Neighbors still fuming 1 year after MTA bus crashed into Brooklyn apartment building

·4 min read

The MTA bus that crashed into a Brooklyn apartment building with so much force that it was stuck for several days left a mess that has neighbors still seething one year later.

Tuesday marks the anniversary of the wild crash, which captivated locals and concerned city officials who feared the three-story limestone building would collapse if the bus were removed before the structure could be stabilized.

Much of the wreckage — at the corner of Bedford Ave. and Lincoln Road — is yet to be fixed. The same sidewalk shed, tarps and scaffolding have remained in front of the building since last June. Neighbors are upset by the eyesore, which one described as a “dead job site.”

“It’s been a nightmare, and nothing has been done to the construction site since last year,” said Carl Belfatti, who owns the building next to where the bus crashed. “I’ve heard nothing from the city, the MTA or the owner. The construction shed and scaffolding extend 6 feet onto my property and block a third of my facade.”

The fiasco began the morning of June 7, 2021, when the B49 bus driver lost control of his rig, sideswiped a row of cars and slammed into the front of the building. Nobody died, but at least 16 people were injured in the crash.

The bus driver, who had 13 years of experience at the time of the crash, is set to return to the streets. MTA officials said the 56-year-old is being retrained and will start working again after a suspension.

“We’re happy he’s back at work,” JP Patafio, head of buses at Transport Workers Union Local 100, said of the driver. “We were out there defending him from the beginning. He’s a well-liked, well-regarded bus operator by the public, management and his peers.”

The incident might have been forgotten had the bus been towed away the day of the crash. Instead, city Buildings Department officials said the building was at risk of collapse if the bus were removed before the structure was reinforced. It sat on the busy corner for four days before it was safe to remove, drawing onlookers from across the city.

“We had just come out of the worst parts of COVID, and it did feel like one of those New York things,” said Alexandra Anormaliza, 50, who said her nearby building shook when the bus crashed. “It was beautiful in some warped kind of way. Now it enrages me every time I pass the building.”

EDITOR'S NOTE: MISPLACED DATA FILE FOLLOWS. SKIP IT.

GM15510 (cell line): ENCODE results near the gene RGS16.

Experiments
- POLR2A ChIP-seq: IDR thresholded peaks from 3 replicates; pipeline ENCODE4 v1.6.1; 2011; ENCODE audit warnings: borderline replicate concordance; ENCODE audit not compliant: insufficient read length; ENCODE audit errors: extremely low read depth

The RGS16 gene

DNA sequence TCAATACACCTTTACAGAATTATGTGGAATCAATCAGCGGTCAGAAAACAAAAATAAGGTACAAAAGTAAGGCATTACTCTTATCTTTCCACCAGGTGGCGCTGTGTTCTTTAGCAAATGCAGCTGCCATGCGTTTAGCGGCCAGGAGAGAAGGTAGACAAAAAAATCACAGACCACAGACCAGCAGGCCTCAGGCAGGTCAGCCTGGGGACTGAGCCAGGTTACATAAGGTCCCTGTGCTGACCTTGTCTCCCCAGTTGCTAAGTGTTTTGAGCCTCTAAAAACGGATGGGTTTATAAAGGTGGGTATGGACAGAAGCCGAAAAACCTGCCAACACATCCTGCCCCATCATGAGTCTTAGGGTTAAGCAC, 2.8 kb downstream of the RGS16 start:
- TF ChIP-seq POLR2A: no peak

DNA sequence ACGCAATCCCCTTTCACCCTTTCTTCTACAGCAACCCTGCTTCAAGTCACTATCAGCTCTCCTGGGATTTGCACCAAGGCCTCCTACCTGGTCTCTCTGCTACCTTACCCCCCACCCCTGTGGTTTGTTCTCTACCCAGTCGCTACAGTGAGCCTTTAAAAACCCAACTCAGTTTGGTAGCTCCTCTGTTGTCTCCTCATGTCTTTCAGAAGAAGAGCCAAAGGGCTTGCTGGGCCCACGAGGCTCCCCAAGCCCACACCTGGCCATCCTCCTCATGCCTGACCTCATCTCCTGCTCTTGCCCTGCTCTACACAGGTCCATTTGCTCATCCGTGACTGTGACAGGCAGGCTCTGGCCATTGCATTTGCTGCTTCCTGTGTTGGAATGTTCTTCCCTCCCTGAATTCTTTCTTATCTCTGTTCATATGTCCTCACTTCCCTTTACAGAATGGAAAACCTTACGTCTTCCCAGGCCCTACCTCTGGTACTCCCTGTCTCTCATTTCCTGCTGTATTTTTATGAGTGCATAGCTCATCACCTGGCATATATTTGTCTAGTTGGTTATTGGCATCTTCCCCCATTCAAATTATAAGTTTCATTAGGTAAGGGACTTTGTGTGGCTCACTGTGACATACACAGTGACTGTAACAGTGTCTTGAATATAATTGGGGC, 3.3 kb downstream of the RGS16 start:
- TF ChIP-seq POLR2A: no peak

A leaked video from inside the bus suggests the driver was at fault. He placed several bags near the pedals before releasing the emergency brake. The bus then rapidly accelerated as the driver settled in his seat. He crashed into multiple vehicles before slamming into the Prospect Lefferts Gardens building.

The bus itself remains out of action. It’s being held in storage and won’t be repaired until legal proceedings surrounding the crash are finished, transit officials said.

But there’s no end in sight for residents of the block — a regular Brooklyn Botanic Garden honoree as one of the borough’s “greenest blocks” — who want the building to be fixed.

At least one notice of claim has been filed. MTA officials would not comment on the pending litigation. The building’s owner, Roger Boyce, also declined to comment on his plans for repairs when reached by phone.

Boyce still runs a medical practice on the first floor, according to his neighbors. But his tenants were forced to move after the crash because the top two floors were deemed uninhabitable. Boyce has already been ticketed $29,280 in fines and civil penalties by the city for building violations caused by the crash, and has an additional $1,250 in fines that are pending, records show.

Belfatti said he’s trying to sell the building next door, but the sidewalk shed and scaffolding block sunlight from his first two floors, which he fears has damaged his property’s value.

“I’m screwed if I stay and screwed if I sell,” said Belfatti. “I hope when they finally fix the facade they put in some protection like bollards on the corner so that this doesn’t happen again.”